Vadodara: A cracker of a contest is on the cards when last year's runner-up Karnataka take on a resurgent Baroda in the four-day Ranji Trophy semifinals at the Reliance stadium here tomorrow.
Karnataka, six-time Ranji champions, who last won the coveted title in 1998-99, have had a good season thus far with a brood of talented youngsters performing consistently with the bat and ball. 2000-01 Ranji champion Baroda, on their part, will be looking to exploit the home advantage to inch a step closer towards realising their dreams of reaching the final.
Karnataka have been the team to watch this Ranji season, winning three Super League matches including one by an innings and 33 runs against Orissa and getting the better of Madhya Pradesh in the quarterfinals at Indore last week.
In the absence of senior India batsman Rahul Dravid, who is playing in the ongoing series-deciding third and final Test against South Africa, the responsibility lies on the shoulders of Robin Uthappa and Manish Pandey to spearhead the young guns who have been in blazing from right through the season.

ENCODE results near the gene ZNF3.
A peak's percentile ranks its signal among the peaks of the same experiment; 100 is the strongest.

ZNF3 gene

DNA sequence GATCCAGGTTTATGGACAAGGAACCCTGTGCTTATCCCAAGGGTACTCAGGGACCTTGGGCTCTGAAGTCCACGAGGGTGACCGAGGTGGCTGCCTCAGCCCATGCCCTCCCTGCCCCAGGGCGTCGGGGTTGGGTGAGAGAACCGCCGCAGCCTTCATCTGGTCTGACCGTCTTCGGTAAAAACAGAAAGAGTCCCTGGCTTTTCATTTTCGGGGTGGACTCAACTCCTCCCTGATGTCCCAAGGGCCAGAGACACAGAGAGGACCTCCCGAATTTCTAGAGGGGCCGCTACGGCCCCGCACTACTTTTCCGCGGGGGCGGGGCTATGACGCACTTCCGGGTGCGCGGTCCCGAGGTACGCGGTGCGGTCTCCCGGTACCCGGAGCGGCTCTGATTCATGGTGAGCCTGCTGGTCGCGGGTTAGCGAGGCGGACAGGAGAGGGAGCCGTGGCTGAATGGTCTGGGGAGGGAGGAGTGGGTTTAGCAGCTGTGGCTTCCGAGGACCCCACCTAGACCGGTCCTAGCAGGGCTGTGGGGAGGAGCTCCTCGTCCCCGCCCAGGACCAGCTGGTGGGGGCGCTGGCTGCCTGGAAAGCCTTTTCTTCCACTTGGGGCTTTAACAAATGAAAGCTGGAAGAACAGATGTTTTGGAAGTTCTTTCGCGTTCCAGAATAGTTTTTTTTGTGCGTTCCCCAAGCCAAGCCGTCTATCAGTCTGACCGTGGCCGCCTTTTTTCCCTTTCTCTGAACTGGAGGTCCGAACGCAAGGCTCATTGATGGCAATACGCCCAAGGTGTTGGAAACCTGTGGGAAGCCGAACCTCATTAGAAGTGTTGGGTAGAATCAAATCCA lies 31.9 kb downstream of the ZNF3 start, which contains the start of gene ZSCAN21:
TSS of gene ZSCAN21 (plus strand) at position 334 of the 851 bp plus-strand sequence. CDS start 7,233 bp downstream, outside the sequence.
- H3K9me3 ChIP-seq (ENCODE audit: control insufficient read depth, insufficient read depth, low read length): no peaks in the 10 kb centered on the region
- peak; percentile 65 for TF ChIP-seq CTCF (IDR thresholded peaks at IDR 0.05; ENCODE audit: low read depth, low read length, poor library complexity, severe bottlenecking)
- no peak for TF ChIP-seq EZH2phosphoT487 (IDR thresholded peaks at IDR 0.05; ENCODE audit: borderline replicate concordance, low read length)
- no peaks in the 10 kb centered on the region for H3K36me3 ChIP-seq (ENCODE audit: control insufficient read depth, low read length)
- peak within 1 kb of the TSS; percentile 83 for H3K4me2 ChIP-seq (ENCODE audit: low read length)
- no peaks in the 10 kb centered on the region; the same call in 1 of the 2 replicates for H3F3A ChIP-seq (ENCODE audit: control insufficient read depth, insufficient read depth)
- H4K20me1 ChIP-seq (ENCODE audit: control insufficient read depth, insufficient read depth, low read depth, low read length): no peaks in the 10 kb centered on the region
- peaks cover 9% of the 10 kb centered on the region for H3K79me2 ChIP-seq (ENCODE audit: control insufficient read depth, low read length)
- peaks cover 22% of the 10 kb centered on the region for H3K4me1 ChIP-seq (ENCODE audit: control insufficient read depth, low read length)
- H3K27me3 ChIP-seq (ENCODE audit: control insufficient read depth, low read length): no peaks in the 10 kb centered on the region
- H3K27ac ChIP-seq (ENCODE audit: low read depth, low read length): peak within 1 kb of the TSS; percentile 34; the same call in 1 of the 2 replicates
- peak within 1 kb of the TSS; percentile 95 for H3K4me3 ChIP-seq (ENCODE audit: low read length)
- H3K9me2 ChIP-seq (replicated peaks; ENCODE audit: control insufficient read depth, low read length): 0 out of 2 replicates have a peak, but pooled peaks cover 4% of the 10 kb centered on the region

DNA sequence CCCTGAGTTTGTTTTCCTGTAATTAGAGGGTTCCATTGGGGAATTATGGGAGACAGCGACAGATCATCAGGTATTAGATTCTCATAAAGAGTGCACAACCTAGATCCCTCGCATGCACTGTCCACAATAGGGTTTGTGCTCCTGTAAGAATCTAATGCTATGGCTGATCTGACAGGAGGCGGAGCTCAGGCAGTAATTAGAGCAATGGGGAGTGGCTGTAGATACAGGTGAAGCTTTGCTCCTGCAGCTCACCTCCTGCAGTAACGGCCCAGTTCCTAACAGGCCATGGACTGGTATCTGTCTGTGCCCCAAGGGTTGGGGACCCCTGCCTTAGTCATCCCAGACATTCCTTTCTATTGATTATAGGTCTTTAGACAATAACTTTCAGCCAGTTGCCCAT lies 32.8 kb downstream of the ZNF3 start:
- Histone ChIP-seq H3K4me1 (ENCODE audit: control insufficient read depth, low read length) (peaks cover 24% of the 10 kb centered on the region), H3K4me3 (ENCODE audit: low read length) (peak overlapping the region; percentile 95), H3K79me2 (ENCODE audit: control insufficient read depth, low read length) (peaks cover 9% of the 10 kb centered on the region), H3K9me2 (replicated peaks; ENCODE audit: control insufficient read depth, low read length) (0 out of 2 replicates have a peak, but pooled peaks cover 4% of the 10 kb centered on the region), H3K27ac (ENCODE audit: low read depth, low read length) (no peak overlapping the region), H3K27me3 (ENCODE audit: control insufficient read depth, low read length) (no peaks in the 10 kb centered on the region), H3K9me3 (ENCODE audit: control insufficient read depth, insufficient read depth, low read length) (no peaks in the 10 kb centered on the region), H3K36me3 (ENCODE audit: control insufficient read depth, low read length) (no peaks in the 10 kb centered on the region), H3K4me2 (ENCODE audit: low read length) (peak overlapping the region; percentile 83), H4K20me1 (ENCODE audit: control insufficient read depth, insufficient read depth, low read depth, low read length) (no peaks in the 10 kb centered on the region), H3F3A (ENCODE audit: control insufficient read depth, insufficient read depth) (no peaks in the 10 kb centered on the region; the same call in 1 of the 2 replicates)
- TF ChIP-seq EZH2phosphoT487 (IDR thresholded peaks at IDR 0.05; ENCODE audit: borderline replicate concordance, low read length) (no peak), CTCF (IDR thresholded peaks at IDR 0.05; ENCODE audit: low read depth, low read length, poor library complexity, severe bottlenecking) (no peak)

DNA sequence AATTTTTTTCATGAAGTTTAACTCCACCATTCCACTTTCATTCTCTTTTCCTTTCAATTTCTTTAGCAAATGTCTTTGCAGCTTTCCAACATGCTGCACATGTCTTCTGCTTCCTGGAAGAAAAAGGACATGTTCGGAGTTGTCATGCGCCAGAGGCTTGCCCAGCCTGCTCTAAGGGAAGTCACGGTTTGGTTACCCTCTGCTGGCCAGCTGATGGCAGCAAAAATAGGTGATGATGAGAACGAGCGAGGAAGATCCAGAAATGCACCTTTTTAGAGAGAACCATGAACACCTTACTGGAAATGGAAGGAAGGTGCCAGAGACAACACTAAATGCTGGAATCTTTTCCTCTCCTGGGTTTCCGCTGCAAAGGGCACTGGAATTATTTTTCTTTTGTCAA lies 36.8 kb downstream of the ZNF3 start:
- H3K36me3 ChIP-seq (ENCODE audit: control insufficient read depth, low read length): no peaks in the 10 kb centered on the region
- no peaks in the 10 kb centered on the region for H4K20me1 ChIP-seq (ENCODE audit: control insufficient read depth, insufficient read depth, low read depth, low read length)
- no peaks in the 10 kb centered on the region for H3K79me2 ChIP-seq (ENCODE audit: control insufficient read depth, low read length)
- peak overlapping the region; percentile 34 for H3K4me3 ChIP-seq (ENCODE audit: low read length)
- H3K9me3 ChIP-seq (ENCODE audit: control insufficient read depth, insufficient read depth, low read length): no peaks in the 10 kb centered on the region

In the pace department, the fast bowling trio of R Vinay Kumar, Abhimanyu Mithun and Sreenath Arvind have done commendably well, accounting for 65 wickets between them while veteran left-arm spinner Sunil Joshi has grabbed 25 wickets . — PTI
Coach Sandhu has high hopes from Olympics
Patiala, January 2
Giving this information here today, national boxing coach GS Sandhu, who has recently been nominated to the coaches’ commission of the International Boxing Association (AIBA), said for that to happen the boxers will have to focus hard for next 14 months.
Sandhu said the litmus test of the Indian pugilists would start in August, 2011 when the boxers appear in the qualification rounds of the 2012 Olympics. “Our boxers would go to Russia in August and the second qualification rounds are expected in 2012 January. Indian boxers would have a tough time and we want atleast 5 of our boxers in the Olympics”, he stated.